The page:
"Chuck E? I dunno."

Story goes that Chuck E. finally called Waits from Denver where he'd fallen in love with his cousin. When Waits got off the phone he said to Rickie, "Chuck E.'s in Love." Instrumental in the success of the Viper Room, just down from the Whiskey, Chuck E. Weiss's career as a singer/songwriter has never equaled his fame as that character in Rickie's story, the ending of which is fictional; there was never any relationship between the two. Chuck E. was "never in love with the little girl singin' this song."

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Tuesday, July 20, 2021



…by 9:00, a haze of smoke wafting about the piano, Taylor leaned a six-string by the piano. The blonde said, “Sit down, I’ll get the cards.” Dolenz was passed out on the couch.

“Mr. Available Light,” said, “I’m outta here.”
“Stay. A little bit longer. Come on, Jackson.”
The blonde sat in her spot next to Taylor and shuffled the cards. “James, grab a couple beers.” He popped the caps off three Brew 102s, one for the blonde, one for Cass, and one for himself. Stephen and Frey had bourbon neat as the blonde dealt the cards. “Ante up, girls.”
Cass was out, Stephen couldn’t keep up, James lit up, held his breath, exhaled, and waved away the smoke. He shook his head and tossed all the wrong cards on the table.
“You in, Freybrains?” He took a swig of beer and tossed a chip on the table.
He raised his eyebrows. “Come on, Pokerface.”
The tension mounted, the blonde took a card, a three for a pair of jacks. She rolled her eyes, threw her cards on the table, and said, “Fleece me with the gamblers’ flocks, I can keep my cool at poker.” She took a swig of beer and said, “But not tonight.”
Frey swept the winnings before him. “That’s a pack a smokes.”
The blonde did one of her impressions. She said, “You’re good kid, but as long as I’m around you’re second best, and you might as well learn to live with it.”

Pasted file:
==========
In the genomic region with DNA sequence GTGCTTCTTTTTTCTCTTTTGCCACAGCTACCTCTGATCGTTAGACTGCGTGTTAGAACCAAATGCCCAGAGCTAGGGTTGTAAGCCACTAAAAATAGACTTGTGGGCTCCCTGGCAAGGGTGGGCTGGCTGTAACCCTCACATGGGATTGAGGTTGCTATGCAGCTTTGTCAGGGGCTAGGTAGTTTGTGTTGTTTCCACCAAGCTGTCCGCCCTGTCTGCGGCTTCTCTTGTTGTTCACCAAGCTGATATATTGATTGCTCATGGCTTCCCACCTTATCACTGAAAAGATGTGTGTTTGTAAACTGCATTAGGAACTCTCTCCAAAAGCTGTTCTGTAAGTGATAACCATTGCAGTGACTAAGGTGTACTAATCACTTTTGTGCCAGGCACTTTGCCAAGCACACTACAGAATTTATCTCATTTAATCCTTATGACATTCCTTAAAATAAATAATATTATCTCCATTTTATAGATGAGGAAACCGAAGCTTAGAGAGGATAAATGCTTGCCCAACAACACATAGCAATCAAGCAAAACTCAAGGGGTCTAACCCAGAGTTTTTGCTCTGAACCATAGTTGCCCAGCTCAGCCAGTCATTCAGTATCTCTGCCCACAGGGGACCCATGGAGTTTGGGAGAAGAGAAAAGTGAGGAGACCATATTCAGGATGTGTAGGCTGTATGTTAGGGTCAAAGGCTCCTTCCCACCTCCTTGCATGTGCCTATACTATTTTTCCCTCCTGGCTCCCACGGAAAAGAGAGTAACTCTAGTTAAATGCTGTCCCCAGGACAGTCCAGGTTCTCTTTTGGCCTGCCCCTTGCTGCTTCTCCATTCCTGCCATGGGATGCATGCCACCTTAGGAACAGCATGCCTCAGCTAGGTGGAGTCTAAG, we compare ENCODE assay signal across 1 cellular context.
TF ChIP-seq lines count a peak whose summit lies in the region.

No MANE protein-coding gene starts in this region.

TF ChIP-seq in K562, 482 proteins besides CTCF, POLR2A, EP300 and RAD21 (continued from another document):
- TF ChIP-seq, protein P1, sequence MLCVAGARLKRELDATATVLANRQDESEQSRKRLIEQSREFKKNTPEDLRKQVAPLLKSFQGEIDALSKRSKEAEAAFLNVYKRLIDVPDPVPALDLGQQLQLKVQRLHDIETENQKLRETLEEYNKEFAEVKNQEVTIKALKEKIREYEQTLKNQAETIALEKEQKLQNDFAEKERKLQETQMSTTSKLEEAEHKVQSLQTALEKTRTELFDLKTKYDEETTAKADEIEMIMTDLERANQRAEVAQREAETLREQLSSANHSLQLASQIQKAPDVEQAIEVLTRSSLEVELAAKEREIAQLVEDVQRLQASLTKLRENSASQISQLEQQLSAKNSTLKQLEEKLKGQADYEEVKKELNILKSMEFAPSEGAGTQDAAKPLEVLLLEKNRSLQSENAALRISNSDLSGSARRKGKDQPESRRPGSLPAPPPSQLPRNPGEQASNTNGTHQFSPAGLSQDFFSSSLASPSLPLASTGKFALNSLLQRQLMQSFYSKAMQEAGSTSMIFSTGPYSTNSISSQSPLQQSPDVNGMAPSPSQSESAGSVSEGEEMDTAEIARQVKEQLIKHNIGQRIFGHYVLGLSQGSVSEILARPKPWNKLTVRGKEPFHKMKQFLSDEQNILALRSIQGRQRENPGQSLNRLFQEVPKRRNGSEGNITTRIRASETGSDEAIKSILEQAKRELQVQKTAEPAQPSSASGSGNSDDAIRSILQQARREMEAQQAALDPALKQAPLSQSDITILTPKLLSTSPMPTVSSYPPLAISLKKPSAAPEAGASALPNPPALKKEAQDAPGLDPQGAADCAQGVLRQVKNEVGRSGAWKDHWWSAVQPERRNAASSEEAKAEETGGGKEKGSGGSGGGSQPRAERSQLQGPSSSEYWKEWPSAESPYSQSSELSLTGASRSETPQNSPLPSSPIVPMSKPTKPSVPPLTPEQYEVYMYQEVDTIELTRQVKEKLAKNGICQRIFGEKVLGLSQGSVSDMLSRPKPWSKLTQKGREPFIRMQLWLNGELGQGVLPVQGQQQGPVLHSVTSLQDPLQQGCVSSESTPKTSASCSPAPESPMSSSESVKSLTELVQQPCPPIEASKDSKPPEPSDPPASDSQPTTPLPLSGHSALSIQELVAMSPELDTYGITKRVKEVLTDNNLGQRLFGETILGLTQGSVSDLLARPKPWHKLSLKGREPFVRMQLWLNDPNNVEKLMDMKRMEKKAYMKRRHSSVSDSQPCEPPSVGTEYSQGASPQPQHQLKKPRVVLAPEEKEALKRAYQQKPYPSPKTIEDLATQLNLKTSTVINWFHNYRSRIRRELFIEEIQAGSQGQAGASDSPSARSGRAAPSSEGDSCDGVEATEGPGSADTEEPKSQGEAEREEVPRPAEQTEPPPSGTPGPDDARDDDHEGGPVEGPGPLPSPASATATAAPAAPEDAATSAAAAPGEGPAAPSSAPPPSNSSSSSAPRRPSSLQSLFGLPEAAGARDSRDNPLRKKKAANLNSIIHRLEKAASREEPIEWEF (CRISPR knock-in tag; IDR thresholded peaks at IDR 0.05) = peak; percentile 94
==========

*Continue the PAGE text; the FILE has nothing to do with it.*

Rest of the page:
Although Joni Mitchell’s love of painting is an obvious interest, her secret love for the game of poker remains under wraps. Up on Mountainside Drive, poker was a pastime that kept the Laurel Canyon music scene hopping, a tradition that Glenn Frey instigated a few doors down. “I moved to a place at the corner of Ridpath and Kirkwood in Laurel Canyon, and we had poker games every Monday night during football season. [Joni] started coming every Monday night and playing cards with us. They called our house the Kirkwood casino.”
Mitchell has never spoken about poker and her secret talent for the card game but has dropped the occasional hint about her expertise in her lyrics. In “Song For Sharon,” Joni sings: “Fleece me with the gamblers’ flocks, I can keep my cool at poker, But I’m a fool when love’s at stake, Because I can’t conceal emotion, What I’m feeling’s always written on my face.”
On Taming The Tiger, Mitchell emotionally states: “The moon shed light, On my hopeless plight, As the radio blared so bland, Every disc, a poker chip, Every song just a one night stand.”
Under her breath, the blonde sang: “Tiger, tiger burning bright/ Nice, kitty kitty/ Tiger, tiger burning bright/ In the forest of the night” and put her beer bottle in the sink.

Saturday, July 17, 2021

Joni and Graham and James (Carly, too) by Emily Bronte

The etherealism of progressive rock is instantly apparent when one looks at those catalyst LPs like Days of Future Past, In the Court of the Crimson King or the debut from Emerson, Lake and Palmer. The Left Coast was instead interpolating the realism of the times. In that, we see the love relationships that intertwined around the Laurel Canyon set. One needs a scorecard. Let's see, Joni Mitchell was involved with Graham Nash ("Our House," "My Old Man," "Simple Man"), and when the couple split, Joni found herself in Crete writing her emotional masterpiece, Blue

Of their relationship, Graham Nash said, "I first met Joan in Ottawa, Canada in 1967. The Hollies were playing a show there and Joni was playing at a local club. There was a party thrown for us after our show, and when I entered the room, I noticed a beautiful woman sitting down with what appeared to be a large Bible on her knees. I kept staring at her and our manager at the time, Robin Britten, was saying something into my ear and distracting me from my quest. I asked him to be quiet as I was checking Joni out. He said, 'If you’d just listen to me, I’m trying to tell you that she wants to meet you…' Joni and I hit it off immediately, and I ended up in her room at the Chateau Laurier and she beguiled me with 15 or so of the most incredible songs I’d ever heard. Obviously, I fell in love right there and then."

It took two years before they met again. Graham moved to L.A. after meeting up with Crosby and Stills at Cass Elliot's, and there he again met Joni. Their new love was idyllic. The songwriters shared the piano in her living room to write songs like "Willy" (her nickname for Graham) and "Our House," an ode to a couple’s lazy summer day.